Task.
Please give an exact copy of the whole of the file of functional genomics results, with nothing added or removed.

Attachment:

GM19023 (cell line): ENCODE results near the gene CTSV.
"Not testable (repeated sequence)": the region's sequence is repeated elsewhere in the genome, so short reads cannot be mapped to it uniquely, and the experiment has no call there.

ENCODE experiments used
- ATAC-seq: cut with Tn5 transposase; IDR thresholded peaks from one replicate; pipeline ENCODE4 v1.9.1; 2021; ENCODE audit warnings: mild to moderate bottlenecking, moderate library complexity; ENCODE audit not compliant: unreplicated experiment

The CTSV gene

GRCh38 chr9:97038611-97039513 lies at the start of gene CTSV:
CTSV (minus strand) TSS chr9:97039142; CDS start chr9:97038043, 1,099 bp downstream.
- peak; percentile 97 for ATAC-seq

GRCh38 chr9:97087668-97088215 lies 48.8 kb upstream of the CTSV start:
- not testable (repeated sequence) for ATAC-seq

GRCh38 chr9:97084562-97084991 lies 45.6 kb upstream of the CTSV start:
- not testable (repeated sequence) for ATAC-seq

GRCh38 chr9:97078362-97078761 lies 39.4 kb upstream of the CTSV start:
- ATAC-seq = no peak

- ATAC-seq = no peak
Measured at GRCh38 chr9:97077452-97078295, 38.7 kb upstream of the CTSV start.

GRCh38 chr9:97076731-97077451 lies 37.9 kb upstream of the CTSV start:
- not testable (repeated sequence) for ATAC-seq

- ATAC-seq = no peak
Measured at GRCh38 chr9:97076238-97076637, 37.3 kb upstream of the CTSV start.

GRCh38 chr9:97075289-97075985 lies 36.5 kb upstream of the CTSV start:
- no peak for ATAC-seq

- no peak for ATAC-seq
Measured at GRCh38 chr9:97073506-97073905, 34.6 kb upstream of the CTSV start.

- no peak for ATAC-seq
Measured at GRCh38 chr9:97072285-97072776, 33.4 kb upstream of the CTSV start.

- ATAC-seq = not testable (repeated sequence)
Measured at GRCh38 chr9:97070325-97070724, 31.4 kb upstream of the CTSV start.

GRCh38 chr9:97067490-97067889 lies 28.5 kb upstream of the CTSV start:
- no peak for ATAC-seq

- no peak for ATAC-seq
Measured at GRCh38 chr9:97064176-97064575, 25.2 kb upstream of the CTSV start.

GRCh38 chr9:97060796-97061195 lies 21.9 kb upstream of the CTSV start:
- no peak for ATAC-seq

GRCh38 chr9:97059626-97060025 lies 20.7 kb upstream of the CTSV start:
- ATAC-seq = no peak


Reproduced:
GM19023 (cell line): ENCODE results near the gene CTSV.
"Not testable (repeated sequence)": the region's sequence is repeated elsewhere in the genome, so short reads cannot be mapped to it uniquely, and the experiment has no call there.

ENCODE experiments used
- ATAC-seq: cut with Tn5 transposase; IDR thresholded peaks from one replicate; pipeline ENCODE4 v1.9.1; 2021; ENCODE audit warnings: mild to moderate bottlenecking, moderate library complexity; ENCODE audit not compliant: unreplicated experiment

The CTSV gene

GRCh38 chr9:97038611-97039513 lies at the start of gene CTSV:
CTSV (minus strand) TSS chr9:97039142; CDS start chr9:97038043, 1,099 bp downstream.
- peak; percentile 97 for ATAC-seq

GRCh38 chr9:97087668-97088215 lies 48.8 kb upstream of the CTSV start:
- not testable (repeated sequence) for ATAC-seq

GRCh38 chr9:97084562-97084991 lies 45.6 kb upstream of the CTSV start:
- not testable (repeated sequence) for ATAC-seq

GRCh38 chr9:97078362-97078761 lies 39.4 kb upstream of the CTSV start:
- ATAC-seq = no peak

- ATAC-seq = no peak
Measured at GRCh38 chr9:97077452-97078295, 38.7 kb upstream of the CTSV start.

GRCh38 chr9:97076731-97077451 lies 37.9 kb upstream of the CTSV start:
- not testable (repeated sequence) for ATAC-seq

- ATAC-seq = no peak
Measured at GRCh38 chr9:97076238-97076637, 37.3 kb upstream of the CTSV start.

GRCh38 chr9:97075289-97075985 lies 36.5 kb upstream of the CTSV start:
- no peak for ATAC-seq

- no peak for ATAC-seq
Measured at GRCh38 chr9:97073506-97073905, 34.6 kb upstream of the CTSV start.

- no peak for ATAC-seq
Measured at GRCh38 chr9:97072285-97072776, 33.4 kb upstream of the CTSV start.

- ATAC-seq = not testable (repeated sequence)
Measured at GRCh38 chr9:97070325-97070724, 31.4 kb upstream of the CTSV start.

GRCh38 chr9:97067490-97067889 lies 28.5 kb upstream of the CTSV start:
- no peak for ATAC-seq

- no peak for ATAC-seq
Measured at GRCh38 chr9:97064176-97064575, 25.2 kb upstream of the CTSV start.

GRCh38 chr9:97060796-97061195 lies 21.9 kb upstream of the CTSV start:
- no peak for ATAC-seq

GRCh38 chr9:97059626-97060025 lies 20.7 kb upstream of the CTSV start:
- ATAC-seq = no peak